A Better Way of Working for Both Lawyers and Solicitors


Businesses are transforming to a new way of working, allowing for more flexibility and freedom by breaking away from the traditional confines of 9-5 working hours within an office space. This change is occurring in industries all over the world but has been slow within the legal realm. So, what does this mean for the future of solicitors? 

A modern approach to running a practice 

Lawyers and solicitors are starting to adapt to a new approach to practice with consultancy. Consultant solicitors can be described as individuals who value time and freedom over status within a company, practice on their own, and set their fees and working hours. Several up-and-coming law groups are facilitating a home for consultant solicitors, who are combining the best of both worlds. 

Pros and cons of being a consultant 

While there are many advantages to being a consultant solicitor, like with any new and exciting adventure, comes with its challenges. It is important to fully understand the choice to strike out on your own. This article discusses both the pros and the cons of transforming your current way of working, from the stereotypical law firm practices to a new and positive practice. 

Greater control over your career direction 

The underlying advantage of being a consultant solicitor is the control you gain. The control over your hours, money, where you work, how you work, and your client journey. This means as a consultant, you can see your client and case through from beginning to end and control the direction it goes in. When you are employed by a traditional law firm, you lack control over everything, including business decisions, acquisitions, and ultimately the success of the business.

Time is precious, use it wisely

Time is a luxury, and as a consultant solicitor, you can be flexible with your time, manage your time in a way that works best for you as well as give yourself more time with family and doing things you love. As long as the work is done, being a consultant means flexibility in how you arrange your time and caseload. 

As an employee, you agree to your working hours in advance (only until recently have industries become more flexible with time and part-time hours) but the standard office hours are 9-5. So if the office is open, employees need to be there.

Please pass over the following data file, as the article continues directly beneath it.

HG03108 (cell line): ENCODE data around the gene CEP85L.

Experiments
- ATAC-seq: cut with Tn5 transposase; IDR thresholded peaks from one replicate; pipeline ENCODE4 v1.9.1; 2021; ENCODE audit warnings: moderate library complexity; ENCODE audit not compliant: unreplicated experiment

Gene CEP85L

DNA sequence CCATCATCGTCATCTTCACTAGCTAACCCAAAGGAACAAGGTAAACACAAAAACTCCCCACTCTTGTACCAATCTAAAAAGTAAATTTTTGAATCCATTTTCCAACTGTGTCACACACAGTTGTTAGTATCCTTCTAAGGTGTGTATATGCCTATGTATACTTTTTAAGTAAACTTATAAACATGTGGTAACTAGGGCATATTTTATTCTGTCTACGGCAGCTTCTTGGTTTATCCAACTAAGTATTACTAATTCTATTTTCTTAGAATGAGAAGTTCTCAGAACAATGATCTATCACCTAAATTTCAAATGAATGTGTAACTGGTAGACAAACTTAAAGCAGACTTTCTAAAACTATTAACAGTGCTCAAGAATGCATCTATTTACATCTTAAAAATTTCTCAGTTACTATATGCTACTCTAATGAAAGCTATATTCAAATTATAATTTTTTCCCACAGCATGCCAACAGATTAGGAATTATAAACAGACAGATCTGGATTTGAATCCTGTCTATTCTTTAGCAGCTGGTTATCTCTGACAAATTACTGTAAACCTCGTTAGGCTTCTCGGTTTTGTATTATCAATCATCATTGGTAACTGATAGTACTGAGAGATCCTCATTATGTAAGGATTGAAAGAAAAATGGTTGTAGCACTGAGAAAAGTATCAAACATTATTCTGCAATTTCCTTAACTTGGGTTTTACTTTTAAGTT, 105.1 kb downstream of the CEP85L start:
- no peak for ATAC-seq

Money, take a home a larger piece of the pie

The opportunity to earn more money per hour is increased when working for yourself, especially if you have control over the time you work, the fees you charge, and how smart you work. You are free to take on or turn away any work that you wish and therefore, have more control over how much you earn. There are no costly overheads and all earning potential goes straight to you. However, this becomes a challenge if you do not have a regular influx of clients, meaning you do not have your trusty salary at the end of each month. You will also become responsible for paying the correct amount of tax and covering the costs if you are sick. With a salary-based office job, you have the security, but you are also refined with the amount you can earn. 

Work-life balance

The biggest satisfaction that comes with being a consultant is the work-life balance you gain. This is because you can choose your working hours, work anywhere in the world, take off time when you choose (without the restraints of 4 weeks per year), and overall perfect for managing your time around your commitments. This kind of flexibility is hard to come by when you are employed! The keyword here is balance. There needs to be a good enough balance, so you can ensure you are earning enough to pay your bills. Being a consultant may be challenging at first while you get your feet off the ground and grow a solid client base.  

More attention to client satisfaction 

As a consultant, you have direct access to the client and full control of the case at all times, which can mean better and improved communication and quality of work. In a large firm, employees usually split their time across a large number of cases and there is typically little to no communication with the client directly and instead, a long chain of employees work on different areas of a case. This does, however, mean as a consultant, you deal with all aspects of the case, from marketing, onboarding, setting expectations, and completing the work. 

Becoming a consultant can be a great alternative to full-time employment, especially with the rise of specialist consultancy groups that combine the benefits of a large law firm with the freedom of being self-employed.